“We had our own recycling yard and were able to tailor the design for upcoming work based on the materials we have available there or that we could source locally,” explains Marsh. “I think less than 5% of the materials we used were imported to the area. We were delivering on the carbon agenda even before that became something for projects to focus on.”
The longer term approach at Broadland also allowed BESL to trial different techniques and gain greater understanding of what worked and what was unsuccessful, especially when it came to erosion control. Reedbeds proved to be the best solution for this, and had the added benefit of creating a more natural look.

A flood event in 2013 proved the worth of the project
Although the aims of the project may sound like the perfect fit with the natural environment the team was working in, many local people were not initially convinced by the approach. According to Marsh, the first few years on site involved a huge focus on stakeholder engagement and on developing strategic objectives that aimed to deliver more than just flood defences for the communities around the Broads (see box).
The real proof for those unsure of the approach came in 2013 when the east coast of England was hit by the biggest surge tide since 1912 – larger even than during the now infamous  great storm of 1953. 
“We had an overtopping [of the defences] event in 2013 but the flood water quickly drained,” says Parker. “People saw the flooding of the Somerset Levels at the same time and that water stayed for weeks and weeks and they realised that it could have been the same on the Broads too.”
At peak, during the capital expenditure phase, 100 people were working on the project and there was a distinct cycle of earthworks in the summer and piling in the winter with the aim of delivering four to five capital projects at any one time. 
We were delivering on the carbon agenda before that became something for projects to focus on
During the maintenance phase, which involved day to day tasks like mowing grass and topping up embankments, 10 to 15 people were working on the project.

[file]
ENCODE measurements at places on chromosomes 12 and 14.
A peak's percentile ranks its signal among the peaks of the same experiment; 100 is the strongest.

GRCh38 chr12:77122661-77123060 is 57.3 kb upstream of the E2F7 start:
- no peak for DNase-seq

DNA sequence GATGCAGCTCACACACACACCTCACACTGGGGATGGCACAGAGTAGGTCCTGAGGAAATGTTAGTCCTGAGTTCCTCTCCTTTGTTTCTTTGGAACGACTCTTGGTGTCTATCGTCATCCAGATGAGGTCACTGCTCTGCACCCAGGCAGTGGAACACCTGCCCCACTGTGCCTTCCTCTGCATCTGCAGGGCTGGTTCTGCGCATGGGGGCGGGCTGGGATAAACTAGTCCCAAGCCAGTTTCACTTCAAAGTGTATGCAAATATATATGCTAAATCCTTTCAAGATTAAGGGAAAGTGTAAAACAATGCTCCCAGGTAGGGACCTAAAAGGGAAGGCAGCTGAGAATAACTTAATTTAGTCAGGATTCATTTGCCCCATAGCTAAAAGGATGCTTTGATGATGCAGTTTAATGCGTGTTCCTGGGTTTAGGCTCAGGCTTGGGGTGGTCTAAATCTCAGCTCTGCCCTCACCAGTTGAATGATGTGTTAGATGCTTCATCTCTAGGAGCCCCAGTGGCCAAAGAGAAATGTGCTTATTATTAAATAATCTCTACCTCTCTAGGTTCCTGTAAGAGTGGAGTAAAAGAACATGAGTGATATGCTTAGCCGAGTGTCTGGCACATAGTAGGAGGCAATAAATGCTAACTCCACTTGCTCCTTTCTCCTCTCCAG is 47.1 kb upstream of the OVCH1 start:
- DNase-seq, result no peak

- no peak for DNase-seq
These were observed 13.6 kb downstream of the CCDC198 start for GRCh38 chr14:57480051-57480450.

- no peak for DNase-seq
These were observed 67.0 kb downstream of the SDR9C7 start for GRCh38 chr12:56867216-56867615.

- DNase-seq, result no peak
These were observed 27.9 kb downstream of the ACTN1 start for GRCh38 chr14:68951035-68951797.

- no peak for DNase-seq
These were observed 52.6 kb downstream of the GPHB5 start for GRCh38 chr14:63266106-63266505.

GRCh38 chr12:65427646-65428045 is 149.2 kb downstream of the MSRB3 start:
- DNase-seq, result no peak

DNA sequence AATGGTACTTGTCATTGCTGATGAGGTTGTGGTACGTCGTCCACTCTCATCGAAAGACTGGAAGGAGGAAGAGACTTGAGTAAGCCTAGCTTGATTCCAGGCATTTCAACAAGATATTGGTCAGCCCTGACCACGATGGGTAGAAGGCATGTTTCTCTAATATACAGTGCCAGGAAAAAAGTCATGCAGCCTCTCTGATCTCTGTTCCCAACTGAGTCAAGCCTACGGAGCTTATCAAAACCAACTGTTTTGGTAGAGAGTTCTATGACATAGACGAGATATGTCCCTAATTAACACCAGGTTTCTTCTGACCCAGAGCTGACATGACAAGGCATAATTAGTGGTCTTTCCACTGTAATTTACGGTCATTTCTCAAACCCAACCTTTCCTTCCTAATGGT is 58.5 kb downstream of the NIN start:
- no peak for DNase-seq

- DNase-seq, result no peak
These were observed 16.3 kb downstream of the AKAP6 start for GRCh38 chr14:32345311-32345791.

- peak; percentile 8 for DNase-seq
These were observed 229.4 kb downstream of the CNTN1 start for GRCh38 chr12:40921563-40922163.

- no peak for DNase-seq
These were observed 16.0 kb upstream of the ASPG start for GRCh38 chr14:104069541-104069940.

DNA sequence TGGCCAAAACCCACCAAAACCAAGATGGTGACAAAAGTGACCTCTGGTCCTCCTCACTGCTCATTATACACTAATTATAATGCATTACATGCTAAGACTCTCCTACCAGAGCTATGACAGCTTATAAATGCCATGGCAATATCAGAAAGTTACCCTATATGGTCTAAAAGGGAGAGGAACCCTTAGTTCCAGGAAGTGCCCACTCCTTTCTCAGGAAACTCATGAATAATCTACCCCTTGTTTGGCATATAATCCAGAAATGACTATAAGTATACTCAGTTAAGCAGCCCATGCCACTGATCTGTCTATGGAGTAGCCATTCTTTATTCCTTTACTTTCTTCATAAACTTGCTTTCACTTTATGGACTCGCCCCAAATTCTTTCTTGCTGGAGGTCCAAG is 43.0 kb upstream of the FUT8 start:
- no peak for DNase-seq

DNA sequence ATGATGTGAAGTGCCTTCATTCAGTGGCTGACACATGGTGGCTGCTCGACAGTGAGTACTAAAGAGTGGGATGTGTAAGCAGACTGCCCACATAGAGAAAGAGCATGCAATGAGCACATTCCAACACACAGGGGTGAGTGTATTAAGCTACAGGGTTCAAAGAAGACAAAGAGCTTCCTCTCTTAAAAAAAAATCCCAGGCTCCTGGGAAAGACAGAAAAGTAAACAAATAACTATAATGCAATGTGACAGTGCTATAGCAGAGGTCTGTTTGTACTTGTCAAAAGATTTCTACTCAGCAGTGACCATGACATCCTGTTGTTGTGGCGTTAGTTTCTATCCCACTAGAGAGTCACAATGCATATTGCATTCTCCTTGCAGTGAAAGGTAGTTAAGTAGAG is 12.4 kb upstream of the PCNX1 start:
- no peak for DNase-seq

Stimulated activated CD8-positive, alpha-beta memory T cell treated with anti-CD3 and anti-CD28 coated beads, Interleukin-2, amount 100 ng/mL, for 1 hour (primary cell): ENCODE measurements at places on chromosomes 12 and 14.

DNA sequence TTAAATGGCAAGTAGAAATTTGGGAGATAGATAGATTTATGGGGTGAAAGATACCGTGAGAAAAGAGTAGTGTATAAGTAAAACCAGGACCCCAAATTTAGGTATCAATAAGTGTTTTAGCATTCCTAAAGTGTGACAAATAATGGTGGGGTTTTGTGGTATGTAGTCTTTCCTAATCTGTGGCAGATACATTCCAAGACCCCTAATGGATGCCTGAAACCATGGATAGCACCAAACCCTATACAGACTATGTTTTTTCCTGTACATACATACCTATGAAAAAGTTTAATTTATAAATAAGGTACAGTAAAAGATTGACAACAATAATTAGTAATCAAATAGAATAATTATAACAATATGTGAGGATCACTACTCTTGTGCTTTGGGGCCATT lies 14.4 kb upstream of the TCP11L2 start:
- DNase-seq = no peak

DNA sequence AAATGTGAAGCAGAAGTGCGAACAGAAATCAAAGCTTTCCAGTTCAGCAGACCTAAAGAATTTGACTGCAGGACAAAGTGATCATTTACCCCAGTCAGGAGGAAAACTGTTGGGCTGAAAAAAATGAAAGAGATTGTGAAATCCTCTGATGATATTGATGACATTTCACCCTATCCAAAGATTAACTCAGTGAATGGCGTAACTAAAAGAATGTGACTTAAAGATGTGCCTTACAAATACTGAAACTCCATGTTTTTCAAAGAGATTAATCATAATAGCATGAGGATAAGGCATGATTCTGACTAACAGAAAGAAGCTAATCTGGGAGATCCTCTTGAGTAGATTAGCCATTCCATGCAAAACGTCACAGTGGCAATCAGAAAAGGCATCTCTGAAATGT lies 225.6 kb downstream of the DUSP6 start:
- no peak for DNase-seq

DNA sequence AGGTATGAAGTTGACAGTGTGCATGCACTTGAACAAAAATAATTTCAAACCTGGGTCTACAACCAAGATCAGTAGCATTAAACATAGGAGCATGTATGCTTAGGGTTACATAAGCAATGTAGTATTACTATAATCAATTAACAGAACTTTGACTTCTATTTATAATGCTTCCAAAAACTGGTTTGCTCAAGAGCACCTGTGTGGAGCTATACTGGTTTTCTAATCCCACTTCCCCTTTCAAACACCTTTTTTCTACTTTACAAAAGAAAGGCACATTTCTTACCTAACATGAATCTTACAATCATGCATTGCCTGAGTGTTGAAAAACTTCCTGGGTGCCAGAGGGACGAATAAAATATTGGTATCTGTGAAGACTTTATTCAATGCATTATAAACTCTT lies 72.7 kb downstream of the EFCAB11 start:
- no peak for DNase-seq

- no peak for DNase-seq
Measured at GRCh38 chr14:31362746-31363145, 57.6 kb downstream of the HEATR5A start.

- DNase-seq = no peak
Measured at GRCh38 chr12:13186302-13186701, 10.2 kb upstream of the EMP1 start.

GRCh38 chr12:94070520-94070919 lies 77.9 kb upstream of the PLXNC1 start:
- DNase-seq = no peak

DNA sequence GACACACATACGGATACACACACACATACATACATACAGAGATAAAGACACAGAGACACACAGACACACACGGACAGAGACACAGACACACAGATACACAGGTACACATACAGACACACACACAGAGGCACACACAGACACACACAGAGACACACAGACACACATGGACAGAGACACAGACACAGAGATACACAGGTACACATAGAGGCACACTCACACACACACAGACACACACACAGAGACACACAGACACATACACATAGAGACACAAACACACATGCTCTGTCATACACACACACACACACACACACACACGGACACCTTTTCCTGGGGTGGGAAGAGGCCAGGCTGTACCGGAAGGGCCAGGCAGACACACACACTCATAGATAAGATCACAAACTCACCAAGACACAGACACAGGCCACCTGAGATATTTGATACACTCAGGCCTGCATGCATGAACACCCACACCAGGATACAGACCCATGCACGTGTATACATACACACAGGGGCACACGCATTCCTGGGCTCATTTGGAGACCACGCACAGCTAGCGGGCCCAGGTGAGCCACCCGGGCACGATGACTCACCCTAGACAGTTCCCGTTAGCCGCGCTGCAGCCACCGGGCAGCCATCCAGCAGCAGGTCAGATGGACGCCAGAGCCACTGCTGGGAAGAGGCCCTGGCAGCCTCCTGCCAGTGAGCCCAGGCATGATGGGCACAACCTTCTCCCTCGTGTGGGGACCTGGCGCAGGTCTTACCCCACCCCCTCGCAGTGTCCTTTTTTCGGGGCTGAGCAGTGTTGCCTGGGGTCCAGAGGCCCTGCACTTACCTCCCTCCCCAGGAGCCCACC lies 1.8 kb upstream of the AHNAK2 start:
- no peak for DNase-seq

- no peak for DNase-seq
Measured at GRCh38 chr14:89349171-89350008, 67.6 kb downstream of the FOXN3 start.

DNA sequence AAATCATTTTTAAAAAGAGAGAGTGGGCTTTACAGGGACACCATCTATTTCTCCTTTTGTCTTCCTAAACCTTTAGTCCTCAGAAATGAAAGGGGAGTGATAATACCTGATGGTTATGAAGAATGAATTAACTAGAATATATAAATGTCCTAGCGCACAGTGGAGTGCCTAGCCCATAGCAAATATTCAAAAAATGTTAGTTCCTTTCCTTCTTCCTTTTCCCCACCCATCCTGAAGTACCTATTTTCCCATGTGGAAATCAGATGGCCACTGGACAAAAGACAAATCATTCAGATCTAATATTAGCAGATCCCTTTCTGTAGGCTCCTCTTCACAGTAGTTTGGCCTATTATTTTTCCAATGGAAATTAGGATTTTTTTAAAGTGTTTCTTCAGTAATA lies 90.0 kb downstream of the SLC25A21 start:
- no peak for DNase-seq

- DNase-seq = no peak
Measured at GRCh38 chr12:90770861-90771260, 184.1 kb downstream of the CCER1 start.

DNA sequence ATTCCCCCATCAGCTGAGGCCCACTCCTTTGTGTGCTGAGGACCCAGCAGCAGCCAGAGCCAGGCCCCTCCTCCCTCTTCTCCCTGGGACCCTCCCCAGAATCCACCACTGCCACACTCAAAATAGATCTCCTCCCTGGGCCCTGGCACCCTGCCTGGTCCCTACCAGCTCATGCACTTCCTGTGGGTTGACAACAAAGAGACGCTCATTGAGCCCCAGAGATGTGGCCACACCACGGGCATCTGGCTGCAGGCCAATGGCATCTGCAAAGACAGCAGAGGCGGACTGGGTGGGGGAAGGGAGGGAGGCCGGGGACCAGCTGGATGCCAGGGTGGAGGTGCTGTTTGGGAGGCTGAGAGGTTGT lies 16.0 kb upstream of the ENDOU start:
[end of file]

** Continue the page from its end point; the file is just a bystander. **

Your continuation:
For BESL commercial manager Dave Thompson, it is the people who delivered the work that really made it such a success. 
“I have never seen the level of teamwork that was delivered here before,” he says. 
“There was a real spirit of mutual trust and cooperation between the firms involved in the project.”
Thompson is also proud of the financial metrics of the project. 
“We had a contract that ran to over 800 pages, which shows the complexity of the set up,” he explains to underline the potential risk of overspend.
“At the outset the cost was £106M but with additional work it was valued at £163M but we brought the work in for £150M.”
While the PPP project itself has now ended, BESL has been contracted to undertake a further two years of maintenance work in the project area. 
The Environment Agency is already looking ahead to what it needs when the current maintenance period comes to an end in 2023. 
Environment Agency project manager Paul Mitchelmore is very happy with the results of the PPP approach: “This project has given us a unique opportunity to extend the life of these flood defences and help to preserve the special qualities of the Broads. 
“We now have a more sustainable flood defence system which will reduce the burden for its upkeep on future generations.”
Like what you’ve read? To receive New Civil Engineer’s daily and weekly newsletters click here.
Tagged with:
or a new account to join the discussion.
Jones Bros
Jones Bros